A sense of place in fiction is very important to me, both in my own work and in the novels I read. Some of my favourite authors, such as Hannah Kent, Helen Dunmore and Tracy Chevalier, excel at weaving the setting seamlessly into the story. Novels are about people, of course, but they are the product of their environment and culture, so the setting is an indispensable part of the story.
But should you write about real places or make them up? There is no right answer. Both of those alternatives have pros and cons.
If you write about a real place, you have to get your facts right. If it’s historical fiction, this involves a good deal of research to find out how places looked during a particular period. Get it wrong, and someone is sure to call you out.
Some authors go to extraordinary lengths to visit the settings they write about. Rosie Thomas, for example, has been to the Antarctic and up Mount Everest, both of which have featured in her novels. Those are a bridge too far for me.
Interestingly, I read that Stef Penney, who wrote The Tenderness of Wolves, didn’t visit Canada, where it is set. If this is correct, she managed to depict it very well, showing that desk research can sometimes be enough. However, I feel uneasy writing about places I have never visited, although I have done that.
If you write about very specific locations, such as a street or a house, you have to be careful not to annoy the residents by having readers peering in the windows.
Peter Mayle was the victim of his own success with his non-fictional accounts of his life in Provence. Obviously, they aren’t novels, but they show the dangers of being too specific about where you live. People would turn up unannounced and expect him to sign copies of his books. On one occasion, he emerged from the shower to find someone wandering around his living room.
Completely fictional worlds
The alternative is to make up an entire fictional world. The advantage is that you can give your imagination free rein. Since it’s your creation, no one can tell you that you’ve got something wrong. Even so, someone tried to map Mervyn Peake’s Gormenghast and worked out that it would have occupied the same area as Greater London.
The other advantage is that people are not coming to your story with fixed ideas about how a place looks. Mention New York and people think of the Statue of Liberty or the Empire State Building; or India and the Taj Mahal springs to mind; Cairo evokes the pyramids, and so on.
It’s hard to make up a completely fictional place with historical fiction because it then verges on fantasy. Some authors, such as Alison Morton with her Roma Nova series, do it successfully, but their stories are still firmly grounded in historical research.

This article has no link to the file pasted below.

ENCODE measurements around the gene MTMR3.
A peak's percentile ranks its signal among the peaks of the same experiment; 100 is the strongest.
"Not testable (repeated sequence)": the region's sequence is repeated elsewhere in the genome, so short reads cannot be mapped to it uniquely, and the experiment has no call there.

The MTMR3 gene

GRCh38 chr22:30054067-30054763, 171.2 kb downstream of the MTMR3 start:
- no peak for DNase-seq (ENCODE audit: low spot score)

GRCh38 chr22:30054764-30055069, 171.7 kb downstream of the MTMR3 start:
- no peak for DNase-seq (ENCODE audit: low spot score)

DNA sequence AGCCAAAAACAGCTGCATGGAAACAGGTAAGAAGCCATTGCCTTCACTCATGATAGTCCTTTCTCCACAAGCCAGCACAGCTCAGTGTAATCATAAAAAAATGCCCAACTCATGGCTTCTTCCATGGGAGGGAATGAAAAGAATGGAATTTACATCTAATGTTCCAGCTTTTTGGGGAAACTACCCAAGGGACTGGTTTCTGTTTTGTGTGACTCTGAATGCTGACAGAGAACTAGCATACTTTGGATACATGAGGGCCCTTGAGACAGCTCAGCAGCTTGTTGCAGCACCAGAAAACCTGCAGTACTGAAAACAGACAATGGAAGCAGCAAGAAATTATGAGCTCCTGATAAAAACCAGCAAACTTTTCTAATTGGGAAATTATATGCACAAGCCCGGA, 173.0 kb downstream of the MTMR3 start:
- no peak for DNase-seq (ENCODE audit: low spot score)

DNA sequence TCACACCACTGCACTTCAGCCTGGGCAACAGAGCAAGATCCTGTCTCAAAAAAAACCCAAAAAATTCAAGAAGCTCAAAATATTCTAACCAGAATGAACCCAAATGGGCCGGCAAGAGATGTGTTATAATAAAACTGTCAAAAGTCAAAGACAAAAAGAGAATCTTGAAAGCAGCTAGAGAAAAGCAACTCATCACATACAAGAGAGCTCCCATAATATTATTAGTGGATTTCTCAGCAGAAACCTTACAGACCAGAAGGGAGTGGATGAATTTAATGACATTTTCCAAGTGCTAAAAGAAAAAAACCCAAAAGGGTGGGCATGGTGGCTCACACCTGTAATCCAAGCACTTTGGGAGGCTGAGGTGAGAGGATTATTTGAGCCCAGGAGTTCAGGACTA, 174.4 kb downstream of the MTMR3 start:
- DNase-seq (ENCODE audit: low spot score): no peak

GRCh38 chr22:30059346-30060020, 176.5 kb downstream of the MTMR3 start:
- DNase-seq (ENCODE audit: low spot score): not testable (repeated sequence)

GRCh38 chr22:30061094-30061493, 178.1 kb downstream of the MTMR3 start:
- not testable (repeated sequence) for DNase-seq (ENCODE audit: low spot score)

A hybrid solution
A third option exists: to use fictitious places within the framework of a real country or region. I favour this option in my books. The invented places are based strongly on real ones, but since they are made up I can vary aspects of them to suit the story.
My Tales of Corsica series is, clearly, set on the Mediterranean island of Corsica. However, the village of Zaronza, which features in The House at Zaronza and The Corsican Widow, does not actually exist – or only aspects of it, at any rate. I know exactly where it is on Corsica. I chose not to use the actual name of the place, because the house is based on a real one.
My latest novel, Overture, is the first in a trilogy set partly in Southwest France from the 1890s up to 1945. This is a region I happen to know extremely well, since I’ve lived here for more than 20 years.
Again, I decided to fictionalise some of the places because that gave me carte blanche to rearrange places I know to suit the story. Also, a small château features in the novel, and I wanted to disguise the real one, which is privately owned.
The story moves to Paris. There, I had to use real street names and places, since Paris is too well known to play around with the geography. The only place that is invented is a restaurant, but I was careful to place that in a part of Paris where emigrants from Southwest France traditionally set up bistros in the 1890s.
So, if readers ask me, “Where is Zaronza, or Felicavo, or Ambagnac?” I say that they are based on real places but they don’t actually exist. You won’t find them on Google.
You might also like:
Of Mountains and Men: How Corsica’s Landscape Shaped its History
5 Facts You Might not Know About Corsica
Views of #Corsica
Copyright © Vanessa Couchman 2019, all rights reserved
6 thoughts on “Fictional Versus Real Settings in Novels”
I think your hybrid solution makes a lot of sense – – it works for you and the reader.
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It’s the one I feel most comfortable with. The important thing is to keep the fictional settings consistent with the real ones.
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Reblogged this on Ocelot Press and commented:
Ocelot Press author Vanessa Couchman tells us how she approaches the issue of whether to use real or fictional placenames in her novels.